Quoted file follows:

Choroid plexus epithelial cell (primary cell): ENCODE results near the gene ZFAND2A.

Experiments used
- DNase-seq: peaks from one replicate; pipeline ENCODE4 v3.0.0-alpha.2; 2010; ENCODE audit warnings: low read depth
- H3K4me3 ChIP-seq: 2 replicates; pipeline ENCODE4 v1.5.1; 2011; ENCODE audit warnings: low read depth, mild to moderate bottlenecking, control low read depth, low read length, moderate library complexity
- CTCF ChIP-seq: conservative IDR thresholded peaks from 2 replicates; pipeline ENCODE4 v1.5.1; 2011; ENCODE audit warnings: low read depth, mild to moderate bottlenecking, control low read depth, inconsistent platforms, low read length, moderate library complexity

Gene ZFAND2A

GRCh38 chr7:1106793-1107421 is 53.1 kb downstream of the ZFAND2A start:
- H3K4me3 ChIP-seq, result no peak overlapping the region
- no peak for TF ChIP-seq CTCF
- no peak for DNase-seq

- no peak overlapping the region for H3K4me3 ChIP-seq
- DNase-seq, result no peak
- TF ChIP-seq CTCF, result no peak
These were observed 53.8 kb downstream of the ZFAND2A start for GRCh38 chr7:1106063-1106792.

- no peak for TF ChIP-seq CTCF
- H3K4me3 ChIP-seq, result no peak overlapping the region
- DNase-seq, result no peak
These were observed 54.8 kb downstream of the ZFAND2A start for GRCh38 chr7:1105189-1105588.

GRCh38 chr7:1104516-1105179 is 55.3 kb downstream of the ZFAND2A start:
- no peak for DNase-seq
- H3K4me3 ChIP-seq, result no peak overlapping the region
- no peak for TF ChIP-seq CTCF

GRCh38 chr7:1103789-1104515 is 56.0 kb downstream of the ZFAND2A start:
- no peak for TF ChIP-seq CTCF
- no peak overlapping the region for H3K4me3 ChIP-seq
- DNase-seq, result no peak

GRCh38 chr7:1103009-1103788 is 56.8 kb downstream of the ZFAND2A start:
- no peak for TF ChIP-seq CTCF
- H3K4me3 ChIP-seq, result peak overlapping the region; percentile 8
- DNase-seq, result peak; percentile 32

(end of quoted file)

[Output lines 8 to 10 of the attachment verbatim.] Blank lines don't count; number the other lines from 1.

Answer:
- H3K4me3 ChIP-seq, result no peak overlapping the region
- no peak for TF ChIP-seq CTCF
- no peak for DNase-seq